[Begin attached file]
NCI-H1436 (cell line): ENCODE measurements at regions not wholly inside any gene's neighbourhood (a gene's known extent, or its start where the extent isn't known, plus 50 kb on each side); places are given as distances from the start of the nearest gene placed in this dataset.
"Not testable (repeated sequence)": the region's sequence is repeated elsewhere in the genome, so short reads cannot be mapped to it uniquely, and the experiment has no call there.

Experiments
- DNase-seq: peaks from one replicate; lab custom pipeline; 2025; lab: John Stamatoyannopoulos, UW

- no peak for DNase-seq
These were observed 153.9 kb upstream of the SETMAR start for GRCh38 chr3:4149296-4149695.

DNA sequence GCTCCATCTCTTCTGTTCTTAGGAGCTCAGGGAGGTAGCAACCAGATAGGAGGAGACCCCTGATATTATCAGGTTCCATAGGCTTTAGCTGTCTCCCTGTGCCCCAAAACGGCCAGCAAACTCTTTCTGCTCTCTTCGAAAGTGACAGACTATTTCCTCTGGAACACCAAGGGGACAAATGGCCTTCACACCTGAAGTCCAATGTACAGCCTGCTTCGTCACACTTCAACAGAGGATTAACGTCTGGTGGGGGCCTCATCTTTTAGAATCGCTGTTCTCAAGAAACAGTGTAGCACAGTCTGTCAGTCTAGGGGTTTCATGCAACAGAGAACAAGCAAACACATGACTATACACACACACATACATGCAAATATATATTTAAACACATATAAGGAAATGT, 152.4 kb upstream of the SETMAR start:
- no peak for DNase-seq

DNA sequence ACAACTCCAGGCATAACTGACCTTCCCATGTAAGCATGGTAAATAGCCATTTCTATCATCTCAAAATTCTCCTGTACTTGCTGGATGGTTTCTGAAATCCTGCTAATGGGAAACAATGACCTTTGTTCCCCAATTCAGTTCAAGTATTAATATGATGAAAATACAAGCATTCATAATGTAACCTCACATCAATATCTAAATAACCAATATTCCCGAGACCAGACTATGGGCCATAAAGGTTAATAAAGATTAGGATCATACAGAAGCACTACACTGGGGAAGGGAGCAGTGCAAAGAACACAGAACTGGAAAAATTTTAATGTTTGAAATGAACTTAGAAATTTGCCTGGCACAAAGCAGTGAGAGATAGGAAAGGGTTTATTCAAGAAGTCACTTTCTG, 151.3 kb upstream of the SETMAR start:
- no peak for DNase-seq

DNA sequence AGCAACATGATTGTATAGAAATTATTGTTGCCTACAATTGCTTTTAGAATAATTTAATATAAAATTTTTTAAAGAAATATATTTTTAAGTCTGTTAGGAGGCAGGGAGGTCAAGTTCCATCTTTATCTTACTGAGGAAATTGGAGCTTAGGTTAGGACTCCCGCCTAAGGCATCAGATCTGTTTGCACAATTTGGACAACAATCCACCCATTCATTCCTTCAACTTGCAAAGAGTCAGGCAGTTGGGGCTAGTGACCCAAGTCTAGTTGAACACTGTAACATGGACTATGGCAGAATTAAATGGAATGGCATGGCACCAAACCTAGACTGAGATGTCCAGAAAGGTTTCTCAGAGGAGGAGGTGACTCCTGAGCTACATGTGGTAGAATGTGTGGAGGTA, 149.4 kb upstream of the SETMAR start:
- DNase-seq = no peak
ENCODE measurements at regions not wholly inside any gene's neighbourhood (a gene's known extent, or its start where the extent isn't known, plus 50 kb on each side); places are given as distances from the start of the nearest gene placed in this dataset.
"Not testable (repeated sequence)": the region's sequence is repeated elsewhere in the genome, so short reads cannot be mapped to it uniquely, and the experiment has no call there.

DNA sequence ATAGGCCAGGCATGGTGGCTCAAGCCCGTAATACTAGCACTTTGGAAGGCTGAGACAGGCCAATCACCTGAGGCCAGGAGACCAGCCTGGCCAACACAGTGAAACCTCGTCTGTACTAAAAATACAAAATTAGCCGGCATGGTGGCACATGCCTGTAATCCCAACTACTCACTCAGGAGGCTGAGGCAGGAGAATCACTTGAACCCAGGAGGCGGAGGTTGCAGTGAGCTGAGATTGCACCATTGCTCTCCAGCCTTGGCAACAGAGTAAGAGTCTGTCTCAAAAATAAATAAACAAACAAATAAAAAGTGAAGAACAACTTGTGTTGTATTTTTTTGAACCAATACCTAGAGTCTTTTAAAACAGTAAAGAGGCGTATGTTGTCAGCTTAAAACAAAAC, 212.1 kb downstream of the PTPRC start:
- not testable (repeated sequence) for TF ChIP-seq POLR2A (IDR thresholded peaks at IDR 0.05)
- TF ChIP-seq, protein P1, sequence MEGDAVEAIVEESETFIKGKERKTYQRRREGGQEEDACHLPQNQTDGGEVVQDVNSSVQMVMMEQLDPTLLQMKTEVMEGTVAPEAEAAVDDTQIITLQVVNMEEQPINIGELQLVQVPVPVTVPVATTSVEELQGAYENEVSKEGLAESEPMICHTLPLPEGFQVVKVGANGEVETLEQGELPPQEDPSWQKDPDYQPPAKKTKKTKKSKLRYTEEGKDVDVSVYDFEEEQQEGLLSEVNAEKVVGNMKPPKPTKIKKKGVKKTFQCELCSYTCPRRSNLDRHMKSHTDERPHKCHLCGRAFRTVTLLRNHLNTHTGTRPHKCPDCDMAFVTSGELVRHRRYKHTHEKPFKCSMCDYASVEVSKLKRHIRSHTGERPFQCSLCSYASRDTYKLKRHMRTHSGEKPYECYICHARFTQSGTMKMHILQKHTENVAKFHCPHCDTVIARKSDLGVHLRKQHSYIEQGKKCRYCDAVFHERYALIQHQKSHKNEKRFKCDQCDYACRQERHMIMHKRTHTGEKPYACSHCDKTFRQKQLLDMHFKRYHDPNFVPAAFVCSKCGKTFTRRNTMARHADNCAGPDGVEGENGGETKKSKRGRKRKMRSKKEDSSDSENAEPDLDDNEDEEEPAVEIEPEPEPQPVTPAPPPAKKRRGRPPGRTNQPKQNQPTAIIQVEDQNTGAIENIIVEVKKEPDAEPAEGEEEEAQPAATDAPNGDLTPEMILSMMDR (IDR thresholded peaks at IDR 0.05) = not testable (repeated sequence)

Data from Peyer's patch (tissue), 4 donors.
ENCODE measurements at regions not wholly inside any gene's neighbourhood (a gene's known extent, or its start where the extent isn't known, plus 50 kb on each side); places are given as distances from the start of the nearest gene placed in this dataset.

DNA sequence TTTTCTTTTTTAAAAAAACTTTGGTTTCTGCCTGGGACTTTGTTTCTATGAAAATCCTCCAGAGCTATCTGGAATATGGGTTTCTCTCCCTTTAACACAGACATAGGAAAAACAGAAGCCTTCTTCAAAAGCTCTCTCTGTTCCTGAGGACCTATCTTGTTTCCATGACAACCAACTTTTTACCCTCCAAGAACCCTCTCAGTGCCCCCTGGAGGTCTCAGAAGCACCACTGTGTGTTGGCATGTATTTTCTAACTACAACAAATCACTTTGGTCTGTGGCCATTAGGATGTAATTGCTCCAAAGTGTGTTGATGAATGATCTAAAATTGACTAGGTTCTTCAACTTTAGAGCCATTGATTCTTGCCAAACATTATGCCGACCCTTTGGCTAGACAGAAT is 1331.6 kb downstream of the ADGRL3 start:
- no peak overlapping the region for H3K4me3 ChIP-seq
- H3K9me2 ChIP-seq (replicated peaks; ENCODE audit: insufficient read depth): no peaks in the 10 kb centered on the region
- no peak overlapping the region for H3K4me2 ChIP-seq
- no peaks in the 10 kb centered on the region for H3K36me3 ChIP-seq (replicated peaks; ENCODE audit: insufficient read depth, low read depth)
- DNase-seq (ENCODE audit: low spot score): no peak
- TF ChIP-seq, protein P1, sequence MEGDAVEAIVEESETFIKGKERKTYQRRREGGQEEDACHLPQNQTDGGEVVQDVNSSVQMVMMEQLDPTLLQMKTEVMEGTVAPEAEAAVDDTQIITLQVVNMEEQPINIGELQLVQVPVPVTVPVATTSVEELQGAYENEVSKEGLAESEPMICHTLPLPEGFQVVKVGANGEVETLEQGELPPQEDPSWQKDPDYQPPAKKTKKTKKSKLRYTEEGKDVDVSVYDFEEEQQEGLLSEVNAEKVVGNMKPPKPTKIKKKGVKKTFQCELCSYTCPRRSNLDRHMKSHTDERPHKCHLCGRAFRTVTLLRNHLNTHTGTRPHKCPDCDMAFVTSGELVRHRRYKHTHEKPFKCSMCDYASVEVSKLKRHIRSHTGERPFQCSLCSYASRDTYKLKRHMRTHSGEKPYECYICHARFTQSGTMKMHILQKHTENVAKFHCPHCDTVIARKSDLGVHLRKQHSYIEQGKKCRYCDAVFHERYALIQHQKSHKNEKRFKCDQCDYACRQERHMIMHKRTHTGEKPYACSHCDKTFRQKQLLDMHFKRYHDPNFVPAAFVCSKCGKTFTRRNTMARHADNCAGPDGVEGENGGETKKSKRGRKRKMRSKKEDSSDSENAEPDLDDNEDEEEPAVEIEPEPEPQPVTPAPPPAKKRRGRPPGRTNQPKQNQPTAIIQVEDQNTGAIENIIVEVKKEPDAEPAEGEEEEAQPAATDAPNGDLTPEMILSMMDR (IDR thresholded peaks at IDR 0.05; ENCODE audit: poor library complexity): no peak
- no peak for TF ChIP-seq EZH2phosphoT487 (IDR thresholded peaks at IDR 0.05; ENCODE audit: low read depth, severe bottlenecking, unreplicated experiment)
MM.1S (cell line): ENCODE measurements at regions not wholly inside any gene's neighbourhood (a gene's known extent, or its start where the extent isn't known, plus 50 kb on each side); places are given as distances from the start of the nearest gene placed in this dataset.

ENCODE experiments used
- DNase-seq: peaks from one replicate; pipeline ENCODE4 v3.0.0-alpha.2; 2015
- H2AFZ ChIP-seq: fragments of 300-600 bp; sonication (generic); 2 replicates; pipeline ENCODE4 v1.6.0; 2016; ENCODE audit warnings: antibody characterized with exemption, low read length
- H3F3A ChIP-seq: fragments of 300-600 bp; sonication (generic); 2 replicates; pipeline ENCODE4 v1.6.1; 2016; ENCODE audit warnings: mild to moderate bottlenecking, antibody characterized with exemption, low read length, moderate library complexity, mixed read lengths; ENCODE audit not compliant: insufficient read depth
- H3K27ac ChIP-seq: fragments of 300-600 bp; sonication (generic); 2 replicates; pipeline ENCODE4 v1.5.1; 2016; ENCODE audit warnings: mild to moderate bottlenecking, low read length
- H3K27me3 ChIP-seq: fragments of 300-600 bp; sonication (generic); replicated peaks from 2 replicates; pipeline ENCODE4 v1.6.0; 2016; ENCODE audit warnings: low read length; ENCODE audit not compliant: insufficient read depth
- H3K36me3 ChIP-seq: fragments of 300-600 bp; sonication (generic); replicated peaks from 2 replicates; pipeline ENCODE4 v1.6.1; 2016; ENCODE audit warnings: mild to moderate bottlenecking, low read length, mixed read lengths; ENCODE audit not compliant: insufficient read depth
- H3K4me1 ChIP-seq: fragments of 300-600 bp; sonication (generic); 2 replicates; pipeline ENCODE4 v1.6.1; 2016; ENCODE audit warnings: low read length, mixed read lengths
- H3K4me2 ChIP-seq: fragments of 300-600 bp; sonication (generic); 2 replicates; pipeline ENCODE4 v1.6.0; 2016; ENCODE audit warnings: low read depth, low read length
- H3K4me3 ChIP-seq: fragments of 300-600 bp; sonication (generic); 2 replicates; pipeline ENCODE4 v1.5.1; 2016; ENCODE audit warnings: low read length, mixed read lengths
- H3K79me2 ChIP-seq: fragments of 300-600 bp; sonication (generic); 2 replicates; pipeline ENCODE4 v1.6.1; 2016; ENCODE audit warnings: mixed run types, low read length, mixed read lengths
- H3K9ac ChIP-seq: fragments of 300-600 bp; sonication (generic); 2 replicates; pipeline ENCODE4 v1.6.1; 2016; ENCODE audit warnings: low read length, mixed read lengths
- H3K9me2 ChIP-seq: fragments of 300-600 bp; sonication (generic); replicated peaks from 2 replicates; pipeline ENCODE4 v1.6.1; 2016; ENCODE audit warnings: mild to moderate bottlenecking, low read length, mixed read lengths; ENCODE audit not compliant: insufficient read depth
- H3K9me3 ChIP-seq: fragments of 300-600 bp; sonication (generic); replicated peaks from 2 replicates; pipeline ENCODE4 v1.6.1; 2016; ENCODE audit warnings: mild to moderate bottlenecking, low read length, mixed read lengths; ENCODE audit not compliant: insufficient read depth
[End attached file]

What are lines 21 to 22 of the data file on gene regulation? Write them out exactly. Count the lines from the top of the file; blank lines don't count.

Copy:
- no peak overlapping the region for H3K4me3 ChIP-seq
- H3K9me2 ChIP-seq (replicated peaks; ENCODE audit: insufficient read depth): no peaks in the 10 kb centered on the region